Scott: While incoming class SAT/ACT averages are not a major portion of the rankings formula, I imagine Tier 1 and top 100 universities would have to address this “elephant in the room” in moving forward with alternative considerations.

I think it’s important to note that over 800 institutions already make the SAT/ACT optional. A legitimate percentage of US universities already believe that overreliance on standardized tests is problematic and biased. Consideration of other success traits such as GRIT (resilience, ambition, and motivation) is gaining traction.

Will the changes diminish the usefulness of test preparation services and “studying for the test”?

Dobbs: I think there could be less need for test preparation services, especially if the plan to use Khan Academy to make test prep more accessible plays out in the way it has been envisioned. I hope this will ultimately result in a fairer measure, though I feel pretty sure that the test prep companies will find a way to be fine.

The New York Times quotes an admissions officer saying that for admissions offices inundated with applicants, the SAT, however flawed, is a handy way to winnow the pool. Should such understaffing really be a reason for keeping the SAT?

Dobbs: This is not a reason that convinces me that the SAT should be kept, though supporting admissions offices as they are inundated does seem to be an issue worth thinking about.

Scott: I have several graduate students in higher education administration who are full-time admissions officers at surrounding Boston universities. My sense is that these officers live in the tension between the privilege they feel to represent their institutions and the inevitable quality-quantity pressures facing our modern, research-extensive universities.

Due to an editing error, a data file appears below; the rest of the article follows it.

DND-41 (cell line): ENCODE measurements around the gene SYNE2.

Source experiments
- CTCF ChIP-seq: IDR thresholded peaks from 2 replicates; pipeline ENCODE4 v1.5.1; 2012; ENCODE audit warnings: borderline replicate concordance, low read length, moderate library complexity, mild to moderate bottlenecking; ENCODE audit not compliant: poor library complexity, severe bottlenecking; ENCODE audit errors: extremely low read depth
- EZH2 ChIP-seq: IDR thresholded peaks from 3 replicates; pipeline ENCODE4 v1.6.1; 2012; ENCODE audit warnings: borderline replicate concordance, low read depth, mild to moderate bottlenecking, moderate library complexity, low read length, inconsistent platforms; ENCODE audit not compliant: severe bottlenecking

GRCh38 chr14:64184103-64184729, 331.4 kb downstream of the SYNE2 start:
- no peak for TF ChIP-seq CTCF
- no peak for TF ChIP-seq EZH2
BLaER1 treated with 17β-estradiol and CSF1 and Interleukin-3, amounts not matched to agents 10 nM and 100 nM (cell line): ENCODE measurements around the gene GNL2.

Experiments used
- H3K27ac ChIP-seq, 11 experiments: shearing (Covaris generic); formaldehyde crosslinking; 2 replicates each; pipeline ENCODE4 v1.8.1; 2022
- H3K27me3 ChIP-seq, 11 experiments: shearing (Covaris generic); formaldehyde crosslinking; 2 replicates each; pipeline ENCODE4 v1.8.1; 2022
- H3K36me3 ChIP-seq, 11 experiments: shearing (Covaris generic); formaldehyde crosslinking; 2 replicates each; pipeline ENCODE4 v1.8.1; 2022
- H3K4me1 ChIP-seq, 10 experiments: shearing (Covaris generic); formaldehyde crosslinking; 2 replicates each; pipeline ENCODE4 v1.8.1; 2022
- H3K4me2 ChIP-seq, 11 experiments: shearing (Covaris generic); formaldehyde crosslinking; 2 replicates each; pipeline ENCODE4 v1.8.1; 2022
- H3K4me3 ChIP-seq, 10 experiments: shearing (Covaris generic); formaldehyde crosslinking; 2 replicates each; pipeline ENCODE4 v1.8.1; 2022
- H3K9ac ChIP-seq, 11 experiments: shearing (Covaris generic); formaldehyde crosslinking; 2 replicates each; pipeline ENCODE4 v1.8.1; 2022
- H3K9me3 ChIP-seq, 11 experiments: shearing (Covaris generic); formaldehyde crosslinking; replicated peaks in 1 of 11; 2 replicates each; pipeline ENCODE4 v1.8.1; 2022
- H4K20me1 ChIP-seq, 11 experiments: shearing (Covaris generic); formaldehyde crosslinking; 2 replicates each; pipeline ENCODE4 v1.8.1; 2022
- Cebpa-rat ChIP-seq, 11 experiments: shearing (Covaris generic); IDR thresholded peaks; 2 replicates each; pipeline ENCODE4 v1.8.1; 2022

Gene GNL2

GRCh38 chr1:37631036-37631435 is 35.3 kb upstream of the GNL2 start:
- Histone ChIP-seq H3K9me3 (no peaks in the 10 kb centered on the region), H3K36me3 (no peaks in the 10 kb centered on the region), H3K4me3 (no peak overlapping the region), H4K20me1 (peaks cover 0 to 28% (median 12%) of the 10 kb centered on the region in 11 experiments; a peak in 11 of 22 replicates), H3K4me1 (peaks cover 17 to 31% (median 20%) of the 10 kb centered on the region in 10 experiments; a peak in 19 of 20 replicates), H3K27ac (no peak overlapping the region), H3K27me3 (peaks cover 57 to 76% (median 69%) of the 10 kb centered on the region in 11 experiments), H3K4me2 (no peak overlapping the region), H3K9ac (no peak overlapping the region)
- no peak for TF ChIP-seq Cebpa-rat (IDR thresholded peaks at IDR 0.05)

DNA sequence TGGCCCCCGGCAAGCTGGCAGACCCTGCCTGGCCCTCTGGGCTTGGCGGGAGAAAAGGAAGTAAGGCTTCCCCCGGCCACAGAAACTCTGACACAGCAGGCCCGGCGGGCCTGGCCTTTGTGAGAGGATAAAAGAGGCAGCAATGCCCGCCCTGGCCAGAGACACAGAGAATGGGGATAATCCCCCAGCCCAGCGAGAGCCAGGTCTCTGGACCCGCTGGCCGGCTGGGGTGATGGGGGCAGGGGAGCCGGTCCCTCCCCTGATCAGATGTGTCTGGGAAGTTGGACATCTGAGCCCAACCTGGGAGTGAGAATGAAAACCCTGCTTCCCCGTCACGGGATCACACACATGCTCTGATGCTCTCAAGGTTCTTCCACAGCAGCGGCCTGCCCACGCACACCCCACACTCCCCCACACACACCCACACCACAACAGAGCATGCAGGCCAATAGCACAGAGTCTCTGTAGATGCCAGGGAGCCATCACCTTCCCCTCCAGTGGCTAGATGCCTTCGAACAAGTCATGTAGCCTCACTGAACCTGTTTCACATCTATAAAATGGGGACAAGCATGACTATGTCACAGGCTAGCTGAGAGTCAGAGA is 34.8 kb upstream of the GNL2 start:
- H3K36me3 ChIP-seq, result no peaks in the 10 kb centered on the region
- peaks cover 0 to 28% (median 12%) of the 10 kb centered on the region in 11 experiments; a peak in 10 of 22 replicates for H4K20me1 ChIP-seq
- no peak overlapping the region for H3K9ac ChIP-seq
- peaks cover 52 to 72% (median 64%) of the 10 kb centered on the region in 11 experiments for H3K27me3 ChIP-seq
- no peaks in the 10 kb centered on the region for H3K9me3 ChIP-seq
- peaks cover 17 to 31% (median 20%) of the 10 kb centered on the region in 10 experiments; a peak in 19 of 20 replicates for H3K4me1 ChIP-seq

Will the new SAT be fairer to groups critics say are cheated under the current system—i.e., low-income students who can’t afford the more expensive test prep services?

Dobbs: I’m not sure that this is what will happen, but I am really hopeful that it will be fairer with these changes. I think that by attempting to be more in line with the high school curriculum that most high school students learn, students will have greater opportunity to be successful.

Scott:  I’m not sure the proposed changes address the deeper issues here. Social critics and reform advocates have long voiced their concerns over the inherent bias of standardized tests. At the end of the day, higher education has heavily relied on standardized tests that have historically been shown to favor privileged populations. Don’t we have a moral responsibility to look into any of our education processes with a critical eye toward equity and inclusion?

Media reporting suggests that the College Board did this as a business proposition, because it’s losing market share to the ACT.

Scott: I do think it’s evident there are market tensions here, but it’s difficult to critique sincerity and motivation.

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Rich Barlow

Rich Barlow can be reached at barlowr@bu.edu.